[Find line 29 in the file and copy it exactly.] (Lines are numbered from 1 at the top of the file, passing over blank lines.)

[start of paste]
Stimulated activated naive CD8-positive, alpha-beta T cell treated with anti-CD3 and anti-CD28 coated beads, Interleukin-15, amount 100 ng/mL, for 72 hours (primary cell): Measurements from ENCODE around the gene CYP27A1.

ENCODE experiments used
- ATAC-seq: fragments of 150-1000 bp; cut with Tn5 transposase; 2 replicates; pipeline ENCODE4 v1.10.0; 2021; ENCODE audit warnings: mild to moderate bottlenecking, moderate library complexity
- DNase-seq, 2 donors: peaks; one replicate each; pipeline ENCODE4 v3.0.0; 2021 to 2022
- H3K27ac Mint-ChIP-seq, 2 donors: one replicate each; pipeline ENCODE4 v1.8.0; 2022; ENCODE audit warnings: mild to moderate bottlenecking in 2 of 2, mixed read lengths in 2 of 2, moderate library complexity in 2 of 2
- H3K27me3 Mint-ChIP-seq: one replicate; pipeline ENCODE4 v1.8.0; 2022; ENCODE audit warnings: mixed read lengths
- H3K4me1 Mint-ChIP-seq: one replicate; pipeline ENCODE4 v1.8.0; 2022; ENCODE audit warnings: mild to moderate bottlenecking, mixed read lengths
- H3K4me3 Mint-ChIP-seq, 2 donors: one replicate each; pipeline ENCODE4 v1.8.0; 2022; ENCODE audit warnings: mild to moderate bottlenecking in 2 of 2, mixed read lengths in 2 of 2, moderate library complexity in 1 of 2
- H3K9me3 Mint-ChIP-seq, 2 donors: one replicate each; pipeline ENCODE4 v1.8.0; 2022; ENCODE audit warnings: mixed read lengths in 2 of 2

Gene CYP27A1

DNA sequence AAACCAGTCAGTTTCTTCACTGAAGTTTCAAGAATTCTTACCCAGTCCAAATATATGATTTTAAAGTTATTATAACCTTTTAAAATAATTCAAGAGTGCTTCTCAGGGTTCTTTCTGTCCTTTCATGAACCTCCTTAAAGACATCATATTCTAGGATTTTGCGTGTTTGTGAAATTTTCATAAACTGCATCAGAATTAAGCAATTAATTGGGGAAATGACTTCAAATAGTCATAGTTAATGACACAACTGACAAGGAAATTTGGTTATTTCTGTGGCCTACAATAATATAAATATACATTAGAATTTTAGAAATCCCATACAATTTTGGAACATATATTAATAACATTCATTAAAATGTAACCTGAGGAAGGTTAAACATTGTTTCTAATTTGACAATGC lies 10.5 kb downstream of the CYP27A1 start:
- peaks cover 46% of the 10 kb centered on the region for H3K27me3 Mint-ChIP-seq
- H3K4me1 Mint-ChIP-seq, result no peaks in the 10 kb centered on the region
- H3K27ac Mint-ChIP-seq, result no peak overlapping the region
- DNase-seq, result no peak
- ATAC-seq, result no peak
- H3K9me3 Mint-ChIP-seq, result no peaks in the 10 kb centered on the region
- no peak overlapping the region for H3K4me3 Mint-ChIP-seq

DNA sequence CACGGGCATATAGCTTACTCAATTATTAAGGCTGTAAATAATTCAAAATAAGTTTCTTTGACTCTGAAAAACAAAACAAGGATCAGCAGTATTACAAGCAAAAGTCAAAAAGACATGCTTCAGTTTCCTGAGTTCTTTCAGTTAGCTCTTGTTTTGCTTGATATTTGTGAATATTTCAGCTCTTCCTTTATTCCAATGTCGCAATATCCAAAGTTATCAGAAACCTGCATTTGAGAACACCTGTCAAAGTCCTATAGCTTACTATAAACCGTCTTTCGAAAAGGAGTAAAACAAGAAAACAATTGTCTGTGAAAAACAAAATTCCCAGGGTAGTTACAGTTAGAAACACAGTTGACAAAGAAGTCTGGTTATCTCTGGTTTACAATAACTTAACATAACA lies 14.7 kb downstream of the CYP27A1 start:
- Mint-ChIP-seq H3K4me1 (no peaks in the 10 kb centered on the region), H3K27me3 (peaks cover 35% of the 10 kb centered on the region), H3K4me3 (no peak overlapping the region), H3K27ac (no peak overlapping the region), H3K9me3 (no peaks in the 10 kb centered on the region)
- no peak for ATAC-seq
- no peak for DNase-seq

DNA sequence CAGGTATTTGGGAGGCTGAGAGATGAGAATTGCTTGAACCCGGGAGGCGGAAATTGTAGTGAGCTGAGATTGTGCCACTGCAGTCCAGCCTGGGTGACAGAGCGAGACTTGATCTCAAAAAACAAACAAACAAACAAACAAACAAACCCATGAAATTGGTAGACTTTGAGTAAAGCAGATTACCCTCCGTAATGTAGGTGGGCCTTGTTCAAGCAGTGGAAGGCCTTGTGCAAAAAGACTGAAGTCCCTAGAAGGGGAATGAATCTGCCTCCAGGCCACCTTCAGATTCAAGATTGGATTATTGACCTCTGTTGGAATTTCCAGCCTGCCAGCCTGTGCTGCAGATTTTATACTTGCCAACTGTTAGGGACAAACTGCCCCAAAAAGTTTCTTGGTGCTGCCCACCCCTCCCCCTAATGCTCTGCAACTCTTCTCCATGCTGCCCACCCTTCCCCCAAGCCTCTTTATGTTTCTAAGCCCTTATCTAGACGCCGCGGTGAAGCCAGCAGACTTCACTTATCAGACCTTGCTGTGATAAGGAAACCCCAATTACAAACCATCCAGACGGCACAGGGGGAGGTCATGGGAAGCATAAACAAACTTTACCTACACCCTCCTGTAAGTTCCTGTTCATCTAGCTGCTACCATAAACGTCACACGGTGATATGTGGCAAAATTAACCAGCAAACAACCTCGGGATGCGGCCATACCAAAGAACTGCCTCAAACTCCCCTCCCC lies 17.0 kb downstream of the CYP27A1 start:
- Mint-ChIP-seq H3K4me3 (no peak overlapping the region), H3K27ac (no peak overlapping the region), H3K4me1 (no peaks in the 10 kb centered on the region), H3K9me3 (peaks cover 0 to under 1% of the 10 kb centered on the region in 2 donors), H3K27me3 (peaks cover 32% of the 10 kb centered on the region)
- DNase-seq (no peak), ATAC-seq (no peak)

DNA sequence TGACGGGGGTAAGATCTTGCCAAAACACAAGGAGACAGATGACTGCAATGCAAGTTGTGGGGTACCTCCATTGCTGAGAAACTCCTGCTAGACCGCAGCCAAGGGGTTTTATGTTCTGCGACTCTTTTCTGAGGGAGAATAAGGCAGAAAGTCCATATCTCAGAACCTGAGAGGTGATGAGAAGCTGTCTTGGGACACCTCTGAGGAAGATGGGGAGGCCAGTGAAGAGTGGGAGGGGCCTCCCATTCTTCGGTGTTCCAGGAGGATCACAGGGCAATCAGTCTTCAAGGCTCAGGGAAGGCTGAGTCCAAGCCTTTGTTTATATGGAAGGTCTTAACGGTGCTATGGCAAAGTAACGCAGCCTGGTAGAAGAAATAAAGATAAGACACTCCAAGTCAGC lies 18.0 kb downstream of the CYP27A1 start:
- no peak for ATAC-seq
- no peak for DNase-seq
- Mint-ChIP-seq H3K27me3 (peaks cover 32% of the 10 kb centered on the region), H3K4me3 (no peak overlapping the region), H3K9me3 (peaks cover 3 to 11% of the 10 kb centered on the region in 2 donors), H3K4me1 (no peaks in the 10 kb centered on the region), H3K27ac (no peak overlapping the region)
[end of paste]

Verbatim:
- Mint-ChIP-seq H3K27me3 (peaks cover 32% of the 10 kb centered on the region), H3K4me3 (no peak overlapping the region), H3K9me3 (peaks cover 3 to 11% of the 10 kb centered on the region in 2 donors), H3K4me1 (no peaks in the 10 kb centered on the region), H3K27ac (no peak overlapping the region)